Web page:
Written by Nicole Shine
Some families celebrate success, but in our home, losers rule.
This policy began when my daughter, Devin, was in third grade and decided to run for student council secretary. Her competition? A gaggle of fourth and fifth graders. If history was any guide, younger kids never won.
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"You're gonna do great," I said, but inside, I was thinking, "Uh-oh." Yes, her soccer team had been defeated often, but she'd have to face this loss alone. I worried she'd never want to try again. Devin, on the other hand, had fast-forwarded to her victory speech. "How are we going to celebrate?"
My mom-gut told me this might be a teachable moment. Why not sweeten the lesson?
"With fro-yo," I told her. "A mountain of it." Then I added the kicker: "But only if you lose."
Don't get me wrong: in our home, rewards must be earned. Every week, after Devin racks up points by doing chores, such as making her bed and emptying the dishwasher, she gets to pick from the "treasure chest," an ever-changing trove of games and craft supplies for her latest hobby (most recently, knitting). And, like many families, we ration sweets.
A trip for frozen yogurt usually means a few ounces in the shop's smallest bowl. The school election felt different.In my mind, she'd earn her prize merely by entering the race. Devin's forehead crinkled in confusion. "If I lose?" she said. "Don't you want me to win?" "You bet," I said, giving her a hug. "But I'm most proud of you for running at all."
As I'd feared, Devin lost to a fourth-grader. She didn't cry, but I could see the disappointment in her eyes. Facing real defeat was entirely different from thinking you're a long shot."Are we still going to celebrate?" she asked. "Are we ever," I said.
I let her get a Matterhorn of frozen yogurt. It topped three pounds and cost a small fortune, but the look on her face was priceless. Trying your best could be rewarding!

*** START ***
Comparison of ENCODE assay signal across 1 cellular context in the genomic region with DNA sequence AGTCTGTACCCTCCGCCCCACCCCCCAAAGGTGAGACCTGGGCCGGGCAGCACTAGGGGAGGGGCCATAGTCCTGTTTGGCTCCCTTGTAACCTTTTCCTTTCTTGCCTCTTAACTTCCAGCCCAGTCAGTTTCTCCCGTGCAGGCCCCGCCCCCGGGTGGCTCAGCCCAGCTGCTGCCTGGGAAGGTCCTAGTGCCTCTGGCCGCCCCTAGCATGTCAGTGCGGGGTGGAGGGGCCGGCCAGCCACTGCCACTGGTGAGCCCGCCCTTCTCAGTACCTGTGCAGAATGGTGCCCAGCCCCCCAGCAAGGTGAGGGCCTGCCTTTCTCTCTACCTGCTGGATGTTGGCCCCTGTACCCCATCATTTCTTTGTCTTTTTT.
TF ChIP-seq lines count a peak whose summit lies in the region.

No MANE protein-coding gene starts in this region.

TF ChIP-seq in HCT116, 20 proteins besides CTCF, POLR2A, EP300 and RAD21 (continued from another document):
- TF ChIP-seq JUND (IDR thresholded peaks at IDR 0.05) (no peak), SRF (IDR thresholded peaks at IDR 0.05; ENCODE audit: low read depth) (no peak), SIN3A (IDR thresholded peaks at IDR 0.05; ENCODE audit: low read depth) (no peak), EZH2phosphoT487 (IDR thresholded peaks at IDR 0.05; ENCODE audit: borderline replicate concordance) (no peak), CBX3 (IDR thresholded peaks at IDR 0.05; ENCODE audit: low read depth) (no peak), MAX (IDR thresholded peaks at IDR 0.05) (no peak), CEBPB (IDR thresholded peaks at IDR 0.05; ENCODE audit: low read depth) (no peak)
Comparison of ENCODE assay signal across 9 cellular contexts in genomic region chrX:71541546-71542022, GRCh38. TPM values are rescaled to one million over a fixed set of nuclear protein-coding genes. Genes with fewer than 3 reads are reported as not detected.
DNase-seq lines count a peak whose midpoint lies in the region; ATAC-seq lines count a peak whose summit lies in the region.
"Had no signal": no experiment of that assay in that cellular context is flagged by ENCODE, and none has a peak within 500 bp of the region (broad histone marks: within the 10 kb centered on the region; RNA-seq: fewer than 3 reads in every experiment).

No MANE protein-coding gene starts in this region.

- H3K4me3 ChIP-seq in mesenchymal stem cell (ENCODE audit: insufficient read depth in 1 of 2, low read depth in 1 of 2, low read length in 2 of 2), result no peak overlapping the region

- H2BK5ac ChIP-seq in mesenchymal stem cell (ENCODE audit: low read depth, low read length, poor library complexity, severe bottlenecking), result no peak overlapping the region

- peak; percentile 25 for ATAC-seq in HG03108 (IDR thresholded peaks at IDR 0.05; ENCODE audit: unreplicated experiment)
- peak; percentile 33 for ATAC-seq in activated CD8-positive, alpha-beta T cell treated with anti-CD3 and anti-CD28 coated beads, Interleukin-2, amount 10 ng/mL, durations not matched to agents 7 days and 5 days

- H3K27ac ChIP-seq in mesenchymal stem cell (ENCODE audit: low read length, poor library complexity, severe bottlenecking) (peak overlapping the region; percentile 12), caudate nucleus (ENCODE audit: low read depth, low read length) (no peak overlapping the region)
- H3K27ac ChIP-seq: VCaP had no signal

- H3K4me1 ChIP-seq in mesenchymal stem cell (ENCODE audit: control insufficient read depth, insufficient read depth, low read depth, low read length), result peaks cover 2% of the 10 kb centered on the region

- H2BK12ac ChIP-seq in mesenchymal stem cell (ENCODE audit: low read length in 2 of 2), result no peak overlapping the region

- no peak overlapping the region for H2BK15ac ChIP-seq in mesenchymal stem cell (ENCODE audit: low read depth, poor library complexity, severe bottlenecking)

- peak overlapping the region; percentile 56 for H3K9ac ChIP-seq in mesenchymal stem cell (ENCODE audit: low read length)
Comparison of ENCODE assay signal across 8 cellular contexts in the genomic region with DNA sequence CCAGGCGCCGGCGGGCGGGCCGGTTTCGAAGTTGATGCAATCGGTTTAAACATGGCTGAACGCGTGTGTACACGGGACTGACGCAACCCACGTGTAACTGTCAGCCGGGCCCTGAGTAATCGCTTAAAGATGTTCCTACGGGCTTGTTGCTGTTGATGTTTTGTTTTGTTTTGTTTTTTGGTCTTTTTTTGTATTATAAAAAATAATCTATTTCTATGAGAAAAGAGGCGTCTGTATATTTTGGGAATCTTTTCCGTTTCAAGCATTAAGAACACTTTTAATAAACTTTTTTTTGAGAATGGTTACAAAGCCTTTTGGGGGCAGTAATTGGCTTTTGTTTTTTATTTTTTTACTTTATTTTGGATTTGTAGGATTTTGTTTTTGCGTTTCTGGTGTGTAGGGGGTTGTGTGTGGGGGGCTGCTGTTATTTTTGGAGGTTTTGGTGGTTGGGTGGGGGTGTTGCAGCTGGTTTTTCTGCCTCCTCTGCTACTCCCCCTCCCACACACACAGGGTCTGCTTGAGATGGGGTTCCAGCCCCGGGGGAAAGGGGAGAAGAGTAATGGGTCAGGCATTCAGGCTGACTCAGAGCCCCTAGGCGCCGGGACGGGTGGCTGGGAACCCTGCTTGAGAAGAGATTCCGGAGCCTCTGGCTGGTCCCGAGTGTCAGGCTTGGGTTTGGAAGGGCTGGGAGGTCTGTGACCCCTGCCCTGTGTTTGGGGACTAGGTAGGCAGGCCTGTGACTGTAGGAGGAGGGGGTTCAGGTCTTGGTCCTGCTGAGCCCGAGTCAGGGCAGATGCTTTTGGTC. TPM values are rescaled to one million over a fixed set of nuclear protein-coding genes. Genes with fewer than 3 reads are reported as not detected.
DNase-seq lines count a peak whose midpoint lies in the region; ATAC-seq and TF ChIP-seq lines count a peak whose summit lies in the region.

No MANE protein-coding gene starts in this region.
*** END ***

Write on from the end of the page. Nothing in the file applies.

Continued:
The next year, she ran for vice president. And lost to a fifth-grader. Again, she piled on the fro-yo, using both hands to heave it onto the scale. This time, the serving weighed more than our new puppy. As she chipped away at her frosty prize, we talked about the election. Was she sad? Had back-to-back losses squelched her political aspirations?
Nope. She was already brainstorming for next year's race. "I need something more for my speech," she said. "Maybe signs spelling V-O-T-E?"
I chalked some of it up to a sugar rush, but the rest was pure enthusiasm. We weren't glossing over the loss. It was already history.
Now she's running for office again. She stands more of a chance as a fifth-grader and has some new strategies. She has painted posters for her campaign manager to carry. She's practicing her speech, so that she doesn't sound like an auctioneer. If she loses, she predicts her fro-yo will hit the 5-pound mark - although she has said she'd be happy with a few skeins of fancy yarn instead.
Life is full of hard knocks. As the saying goes, "Success is going from failure to failure without losing enthusiasm."
If I can teach my daughter anything, it's that perseverance is sweet. Sure, she may never win a school election. That's OK. There's always another race to run, goal to shoot for, mountain to climb. No matter the outcome, we'll celebrate.
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